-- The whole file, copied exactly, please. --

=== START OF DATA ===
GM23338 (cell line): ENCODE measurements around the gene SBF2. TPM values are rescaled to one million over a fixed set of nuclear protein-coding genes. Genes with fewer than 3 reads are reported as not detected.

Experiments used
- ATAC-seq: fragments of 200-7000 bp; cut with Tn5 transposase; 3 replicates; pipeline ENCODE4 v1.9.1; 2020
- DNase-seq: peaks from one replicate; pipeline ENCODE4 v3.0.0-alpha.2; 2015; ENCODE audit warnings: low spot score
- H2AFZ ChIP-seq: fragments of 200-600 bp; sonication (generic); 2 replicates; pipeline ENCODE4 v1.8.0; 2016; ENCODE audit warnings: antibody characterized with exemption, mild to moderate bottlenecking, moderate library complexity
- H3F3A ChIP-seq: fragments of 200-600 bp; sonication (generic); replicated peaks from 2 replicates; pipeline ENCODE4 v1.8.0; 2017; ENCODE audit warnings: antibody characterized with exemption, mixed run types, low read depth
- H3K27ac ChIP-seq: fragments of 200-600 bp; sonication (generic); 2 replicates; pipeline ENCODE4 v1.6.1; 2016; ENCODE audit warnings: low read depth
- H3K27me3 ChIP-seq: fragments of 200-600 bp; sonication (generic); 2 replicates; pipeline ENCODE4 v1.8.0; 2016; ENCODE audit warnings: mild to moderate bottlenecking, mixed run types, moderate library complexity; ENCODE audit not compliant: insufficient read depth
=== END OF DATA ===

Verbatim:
GM23338 (cell line): ENCODE measurements around the gene SBF2. TPM values are rescaled to one million over a fixed set of nuclear protein-coding genes. Genes with fewer than 3 reads are reported as not detected.

Experiments used
- ATAC-seq: fragments of 200-7000 bp; cut with Tn5 transposase; 3 replicates; pipeline ENCODE4 v1.9.1; 2020
- DNase-seq: peaks from one replicate; pipeline ENCODE4 v3.0.0-alpha.2; 2015; ENCODE audit warnings: low spot score
- H2AFZ ChIP-seq: fragments of 200-600 bp; sonication (generic); 2 replicates; pipeline ENCODE4 v1.8.0; 2016; ENCODE audit warnings: antibody characterized with exemption, mild to moderate bottlenecking, moderate library complexity
- H3F3A ChIP-seq: fragments of 200-600 bp; sonication (generic); replicated peaks from 2 replicates; pipeline ENCODE4 v1.8.0; 2017; ENCODE audit warnings: antibody characterized with exemption, mixed run types, low read depth
- H3K27ac ChIP-seq: fragments of 200-600 bp; sonication (generic); 2 replicates; pipeline ENCODE4 v1.6.1; 2016; ENCODE audit warnings: low read depth
- H3K27me3 ChIP-seq: fragments of 200-600 bp; sonication (generic); 2 replicates; pipeline ENCODE4 v1.8.0; 2016; ENCODE audit warnings: mild to moderate bottlenecking, mixed run types, moderate library complexity; ENCODE audit not compliant: insufficient read depth